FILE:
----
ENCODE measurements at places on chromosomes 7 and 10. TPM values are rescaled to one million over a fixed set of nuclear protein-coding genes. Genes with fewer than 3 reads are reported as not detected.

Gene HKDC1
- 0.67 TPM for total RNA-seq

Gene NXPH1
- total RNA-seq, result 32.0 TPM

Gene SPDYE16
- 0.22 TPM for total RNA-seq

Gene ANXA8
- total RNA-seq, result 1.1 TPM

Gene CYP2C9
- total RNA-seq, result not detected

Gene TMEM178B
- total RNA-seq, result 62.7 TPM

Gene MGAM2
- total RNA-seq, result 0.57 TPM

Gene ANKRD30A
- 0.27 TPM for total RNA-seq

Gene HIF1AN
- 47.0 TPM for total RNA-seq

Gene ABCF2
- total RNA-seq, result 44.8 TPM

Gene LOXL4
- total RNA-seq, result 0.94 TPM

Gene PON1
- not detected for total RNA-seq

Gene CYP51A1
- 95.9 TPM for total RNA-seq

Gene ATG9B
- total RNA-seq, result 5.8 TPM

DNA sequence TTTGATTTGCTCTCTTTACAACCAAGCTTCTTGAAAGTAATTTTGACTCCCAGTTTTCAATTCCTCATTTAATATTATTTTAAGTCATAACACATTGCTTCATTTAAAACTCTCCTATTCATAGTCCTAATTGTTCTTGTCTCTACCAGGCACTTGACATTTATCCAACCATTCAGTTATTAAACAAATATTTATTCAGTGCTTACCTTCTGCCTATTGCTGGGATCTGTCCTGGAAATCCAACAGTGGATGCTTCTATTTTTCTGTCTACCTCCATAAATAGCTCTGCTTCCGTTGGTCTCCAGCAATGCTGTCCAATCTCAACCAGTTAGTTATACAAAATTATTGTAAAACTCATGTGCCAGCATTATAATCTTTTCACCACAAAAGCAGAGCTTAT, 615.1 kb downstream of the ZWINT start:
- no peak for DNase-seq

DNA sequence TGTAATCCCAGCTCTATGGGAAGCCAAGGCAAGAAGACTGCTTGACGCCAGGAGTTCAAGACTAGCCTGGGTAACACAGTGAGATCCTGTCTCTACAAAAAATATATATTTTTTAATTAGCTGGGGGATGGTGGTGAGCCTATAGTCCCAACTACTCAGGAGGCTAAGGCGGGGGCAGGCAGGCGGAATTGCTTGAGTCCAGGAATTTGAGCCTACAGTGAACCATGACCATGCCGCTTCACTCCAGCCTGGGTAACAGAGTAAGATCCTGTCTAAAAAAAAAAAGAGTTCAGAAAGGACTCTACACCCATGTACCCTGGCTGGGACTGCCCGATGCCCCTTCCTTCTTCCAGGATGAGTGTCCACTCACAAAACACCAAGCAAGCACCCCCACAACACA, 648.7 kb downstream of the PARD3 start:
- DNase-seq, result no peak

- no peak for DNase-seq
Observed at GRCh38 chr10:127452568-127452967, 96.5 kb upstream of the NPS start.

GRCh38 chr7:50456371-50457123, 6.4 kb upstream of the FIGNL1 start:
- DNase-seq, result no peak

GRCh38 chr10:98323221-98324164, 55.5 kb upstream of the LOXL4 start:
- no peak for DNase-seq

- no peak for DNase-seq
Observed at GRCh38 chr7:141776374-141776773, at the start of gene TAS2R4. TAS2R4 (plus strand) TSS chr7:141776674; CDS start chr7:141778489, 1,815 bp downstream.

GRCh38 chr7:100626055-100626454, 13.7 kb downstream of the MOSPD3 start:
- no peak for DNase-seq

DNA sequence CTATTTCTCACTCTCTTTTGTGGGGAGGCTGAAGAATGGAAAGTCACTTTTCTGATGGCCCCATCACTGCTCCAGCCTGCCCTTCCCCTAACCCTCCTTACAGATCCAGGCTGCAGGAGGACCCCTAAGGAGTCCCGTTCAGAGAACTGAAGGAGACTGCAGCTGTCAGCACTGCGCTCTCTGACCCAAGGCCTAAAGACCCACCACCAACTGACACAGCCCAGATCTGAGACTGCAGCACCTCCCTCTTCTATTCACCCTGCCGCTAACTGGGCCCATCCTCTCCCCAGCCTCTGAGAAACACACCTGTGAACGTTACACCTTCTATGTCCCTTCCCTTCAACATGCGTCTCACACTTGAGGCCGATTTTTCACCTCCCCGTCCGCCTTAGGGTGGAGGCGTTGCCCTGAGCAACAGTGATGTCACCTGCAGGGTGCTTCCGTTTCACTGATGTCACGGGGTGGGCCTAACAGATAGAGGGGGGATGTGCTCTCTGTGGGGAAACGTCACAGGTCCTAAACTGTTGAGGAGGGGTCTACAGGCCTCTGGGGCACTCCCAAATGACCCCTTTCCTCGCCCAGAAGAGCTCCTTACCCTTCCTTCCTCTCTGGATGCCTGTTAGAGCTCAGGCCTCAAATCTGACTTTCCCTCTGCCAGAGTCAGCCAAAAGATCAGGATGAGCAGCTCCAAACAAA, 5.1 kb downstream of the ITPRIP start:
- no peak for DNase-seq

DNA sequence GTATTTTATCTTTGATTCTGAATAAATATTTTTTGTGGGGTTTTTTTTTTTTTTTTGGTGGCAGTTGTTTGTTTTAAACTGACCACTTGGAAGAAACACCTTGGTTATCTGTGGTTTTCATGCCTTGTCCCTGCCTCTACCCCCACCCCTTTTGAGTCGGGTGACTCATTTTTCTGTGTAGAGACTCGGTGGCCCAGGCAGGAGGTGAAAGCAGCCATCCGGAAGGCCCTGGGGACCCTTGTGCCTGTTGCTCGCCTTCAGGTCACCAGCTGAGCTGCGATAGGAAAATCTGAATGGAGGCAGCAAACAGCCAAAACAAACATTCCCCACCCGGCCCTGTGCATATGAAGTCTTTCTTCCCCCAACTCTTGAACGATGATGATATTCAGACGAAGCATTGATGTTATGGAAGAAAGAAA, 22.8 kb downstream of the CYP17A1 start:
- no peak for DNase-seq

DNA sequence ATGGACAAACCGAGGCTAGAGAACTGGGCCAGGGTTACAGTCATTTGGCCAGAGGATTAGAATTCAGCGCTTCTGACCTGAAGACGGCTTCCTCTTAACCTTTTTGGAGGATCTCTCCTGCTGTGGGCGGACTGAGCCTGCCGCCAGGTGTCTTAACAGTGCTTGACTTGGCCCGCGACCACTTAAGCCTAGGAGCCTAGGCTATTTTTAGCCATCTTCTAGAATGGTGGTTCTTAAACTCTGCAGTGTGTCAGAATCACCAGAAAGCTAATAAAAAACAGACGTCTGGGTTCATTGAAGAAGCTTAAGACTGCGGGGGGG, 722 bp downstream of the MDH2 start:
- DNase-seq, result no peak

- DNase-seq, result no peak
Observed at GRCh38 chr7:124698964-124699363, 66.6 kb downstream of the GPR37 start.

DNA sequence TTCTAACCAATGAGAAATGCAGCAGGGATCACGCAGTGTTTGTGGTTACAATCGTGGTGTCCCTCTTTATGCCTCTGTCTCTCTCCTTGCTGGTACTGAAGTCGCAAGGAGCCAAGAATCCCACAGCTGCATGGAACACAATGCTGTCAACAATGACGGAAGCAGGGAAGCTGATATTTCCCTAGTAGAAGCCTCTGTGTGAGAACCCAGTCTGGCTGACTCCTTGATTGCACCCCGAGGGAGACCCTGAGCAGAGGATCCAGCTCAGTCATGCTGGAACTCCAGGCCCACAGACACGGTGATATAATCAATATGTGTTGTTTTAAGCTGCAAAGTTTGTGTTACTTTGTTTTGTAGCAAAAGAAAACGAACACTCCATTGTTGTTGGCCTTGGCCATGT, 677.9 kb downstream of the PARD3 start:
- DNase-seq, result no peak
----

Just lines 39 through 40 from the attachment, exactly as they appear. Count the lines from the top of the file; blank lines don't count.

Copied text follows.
- no peak for DNase-seq

- no peak for DNase-seq